In addition, browser speed can noticeably increase or decrease after an update, and OS-specific optimizations can affect performance, such as with Edge on Windows 11 and Chrome on Chrome OS. All these variables are important to keep in mind when considering how WebXPRT results translate to your everyday experience.

Have you used WebXPRT to compare browser performance on the same system? Let us know how it turned out!

Justin

We want your thoughts about experimental WebXPRT 4 workloads

Two weeks ago, we discussed how users can automate WebXPRT 4 testing by appending several parameters and values to the benchmark’s URL. One of these lets you enable any available experimental workloads during the test run. While we don’t currently offer any experimental workloads for WebXPRT 4, we are seeking suggestions for possible future workload scenarios, or specific web technologies that you’d like to be able to test with an experimental workload.

The main purpose of optional, experimental workloads would be to test cutting-edge browser technologies or new use cases, even if the experimental workload doesn’t work on all browsers or devices. The individual scores for the experimental workloads would stand alone, and would not factor in the WebXPRT 4 overall score. WebXPRT 4 testers would be able to run the experimental workloads one of two ways: by adjusting a value in the WebXPRT 4 automation scripts, as mentioned above, or by manually selecting them on the benchmark’s home screen.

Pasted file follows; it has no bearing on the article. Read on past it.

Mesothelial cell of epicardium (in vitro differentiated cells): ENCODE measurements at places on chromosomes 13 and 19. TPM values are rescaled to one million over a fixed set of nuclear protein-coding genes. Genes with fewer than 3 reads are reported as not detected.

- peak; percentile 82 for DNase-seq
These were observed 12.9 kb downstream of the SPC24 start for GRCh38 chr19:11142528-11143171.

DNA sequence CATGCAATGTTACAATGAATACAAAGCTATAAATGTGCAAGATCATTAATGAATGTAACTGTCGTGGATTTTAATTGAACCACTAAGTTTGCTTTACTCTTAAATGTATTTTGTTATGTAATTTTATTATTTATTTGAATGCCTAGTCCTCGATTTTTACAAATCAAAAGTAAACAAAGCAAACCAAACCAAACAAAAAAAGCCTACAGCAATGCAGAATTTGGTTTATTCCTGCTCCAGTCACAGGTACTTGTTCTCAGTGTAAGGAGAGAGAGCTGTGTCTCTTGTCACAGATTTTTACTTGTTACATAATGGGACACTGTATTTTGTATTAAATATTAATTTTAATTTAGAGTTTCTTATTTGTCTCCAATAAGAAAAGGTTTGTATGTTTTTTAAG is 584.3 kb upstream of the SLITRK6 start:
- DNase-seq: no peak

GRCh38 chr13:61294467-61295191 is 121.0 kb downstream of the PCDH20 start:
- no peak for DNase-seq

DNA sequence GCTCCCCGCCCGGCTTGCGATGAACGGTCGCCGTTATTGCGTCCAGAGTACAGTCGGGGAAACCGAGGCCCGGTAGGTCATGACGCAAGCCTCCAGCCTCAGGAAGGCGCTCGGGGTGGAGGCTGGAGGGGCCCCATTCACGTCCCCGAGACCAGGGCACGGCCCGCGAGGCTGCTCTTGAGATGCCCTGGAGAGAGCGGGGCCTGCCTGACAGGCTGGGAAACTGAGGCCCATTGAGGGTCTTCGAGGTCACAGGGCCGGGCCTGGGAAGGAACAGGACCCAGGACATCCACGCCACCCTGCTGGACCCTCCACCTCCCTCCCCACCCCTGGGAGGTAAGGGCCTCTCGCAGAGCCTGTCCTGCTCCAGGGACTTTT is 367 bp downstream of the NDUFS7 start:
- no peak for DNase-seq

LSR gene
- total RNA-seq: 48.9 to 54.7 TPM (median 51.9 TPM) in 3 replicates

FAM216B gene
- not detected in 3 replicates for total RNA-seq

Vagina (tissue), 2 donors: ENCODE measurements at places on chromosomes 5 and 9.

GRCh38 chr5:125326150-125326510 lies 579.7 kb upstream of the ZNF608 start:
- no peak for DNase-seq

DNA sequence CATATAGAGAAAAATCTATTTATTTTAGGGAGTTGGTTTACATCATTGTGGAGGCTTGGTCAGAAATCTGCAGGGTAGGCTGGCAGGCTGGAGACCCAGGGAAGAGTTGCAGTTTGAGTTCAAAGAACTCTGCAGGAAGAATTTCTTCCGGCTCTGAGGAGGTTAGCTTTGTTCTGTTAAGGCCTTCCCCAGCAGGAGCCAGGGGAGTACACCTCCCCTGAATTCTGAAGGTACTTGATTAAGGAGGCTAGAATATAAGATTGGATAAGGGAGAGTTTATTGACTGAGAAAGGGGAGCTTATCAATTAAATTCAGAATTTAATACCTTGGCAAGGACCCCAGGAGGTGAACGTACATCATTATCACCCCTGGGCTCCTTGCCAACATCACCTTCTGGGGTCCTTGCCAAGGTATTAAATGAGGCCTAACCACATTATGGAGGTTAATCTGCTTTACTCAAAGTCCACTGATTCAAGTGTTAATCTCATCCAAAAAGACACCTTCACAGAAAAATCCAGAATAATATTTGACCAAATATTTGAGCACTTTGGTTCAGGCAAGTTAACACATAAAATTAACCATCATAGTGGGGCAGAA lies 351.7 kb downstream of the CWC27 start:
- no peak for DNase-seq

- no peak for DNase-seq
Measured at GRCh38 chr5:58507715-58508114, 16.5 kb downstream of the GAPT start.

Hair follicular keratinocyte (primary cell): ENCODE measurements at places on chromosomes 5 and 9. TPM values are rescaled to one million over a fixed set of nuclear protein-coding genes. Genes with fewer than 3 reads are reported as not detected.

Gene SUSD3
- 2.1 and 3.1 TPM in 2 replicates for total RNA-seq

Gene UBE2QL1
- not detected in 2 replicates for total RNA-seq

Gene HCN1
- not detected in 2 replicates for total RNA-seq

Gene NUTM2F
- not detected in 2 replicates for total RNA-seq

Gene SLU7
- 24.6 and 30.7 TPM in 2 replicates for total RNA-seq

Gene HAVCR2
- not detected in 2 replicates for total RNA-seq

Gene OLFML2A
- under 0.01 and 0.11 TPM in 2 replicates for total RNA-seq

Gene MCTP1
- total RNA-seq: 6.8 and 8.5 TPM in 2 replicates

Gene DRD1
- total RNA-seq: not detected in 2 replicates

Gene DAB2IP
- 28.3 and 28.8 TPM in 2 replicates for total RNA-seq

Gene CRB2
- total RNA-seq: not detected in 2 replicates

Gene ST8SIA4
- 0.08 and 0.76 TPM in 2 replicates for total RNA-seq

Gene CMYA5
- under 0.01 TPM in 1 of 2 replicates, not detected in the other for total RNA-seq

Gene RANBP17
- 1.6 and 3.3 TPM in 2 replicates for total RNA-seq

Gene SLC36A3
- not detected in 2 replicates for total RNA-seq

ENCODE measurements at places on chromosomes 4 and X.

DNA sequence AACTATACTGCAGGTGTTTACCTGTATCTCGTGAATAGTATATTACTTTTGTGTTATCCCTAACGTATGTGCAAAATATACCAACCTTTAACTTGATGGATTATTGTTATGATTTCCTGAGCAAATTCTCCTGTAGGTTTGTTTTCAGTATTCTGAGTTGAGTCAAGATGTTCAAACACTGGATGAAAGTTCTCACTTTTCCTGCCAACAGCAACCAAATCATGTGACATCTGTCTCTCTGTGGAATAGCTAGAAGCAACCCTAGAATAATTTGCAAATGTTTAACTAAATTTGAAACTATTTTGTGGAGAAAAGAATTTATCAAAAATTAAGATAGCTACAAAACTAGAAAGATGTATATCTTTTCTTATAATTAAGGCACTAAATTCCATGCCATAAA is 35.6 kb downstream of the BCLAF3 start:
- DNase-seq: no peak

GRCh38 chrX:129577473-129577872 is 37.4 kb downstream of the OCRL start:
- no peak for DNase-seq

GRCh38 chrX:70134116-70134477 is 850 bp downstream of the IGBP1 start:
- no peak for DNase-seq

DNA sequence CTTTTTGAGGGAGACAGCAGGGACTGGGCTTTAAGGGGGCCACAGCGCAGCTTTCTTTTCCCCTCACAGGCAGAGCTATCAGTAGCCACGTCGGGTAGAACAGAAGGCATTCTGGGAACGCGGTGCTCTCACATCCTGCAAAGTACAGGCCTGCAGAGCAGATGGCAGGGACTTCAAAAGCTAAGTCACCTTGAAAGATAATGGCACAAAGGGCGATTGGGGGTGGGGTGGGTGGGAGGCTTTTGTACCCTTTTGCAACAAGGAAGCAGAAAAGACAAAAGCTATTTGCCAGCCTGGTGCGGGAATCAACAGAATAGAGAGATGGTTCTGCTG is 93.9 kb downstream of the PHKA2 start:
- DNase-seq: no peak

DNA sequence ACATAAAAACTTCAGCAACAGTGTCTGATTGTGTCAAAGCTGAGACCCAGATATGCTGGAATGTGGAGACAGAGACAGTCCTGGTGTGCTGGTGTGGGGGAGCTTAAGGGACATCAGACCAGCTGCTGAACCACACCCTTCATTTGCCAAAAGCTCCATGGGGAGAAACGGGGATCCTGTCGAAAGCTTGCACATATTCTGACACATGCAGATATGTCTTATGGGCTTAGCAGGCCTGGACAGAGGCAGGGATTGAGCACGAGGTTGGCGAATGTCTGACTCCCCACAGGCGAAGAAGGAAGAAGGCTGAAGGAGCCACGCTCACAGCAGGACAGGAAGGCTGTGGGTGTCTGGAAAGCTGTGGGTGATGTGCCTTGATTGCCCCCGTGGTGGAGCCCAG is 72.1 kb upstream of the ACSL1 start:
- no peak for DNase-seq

Testers would benefit from experimental workloads by learning how well certain browsers or systems handle new tasks (e.g., new web apps or AI capabilities). We would benefit from fielding workloads for large-scale testing and user feedback before we commit to including them as core WebXPRT workloads.

Do you have any general thoughts about experimental workloads for browser performance testing, or any specific workloads that you’d like us to consider? Please let us know.

Justin

Looking forward to an important WebXPRT milestone

February 28, 2013 was a momentous day for the BenchmarkXPRT Development Community. On that day, we published a press release announcing the official launch of the first version of the WebXPRT benchmark, WebXPRT 2013. As difficult as it is for us to believe, the 10-year anniversary of the initial WebXPRT launch is in just a few short months!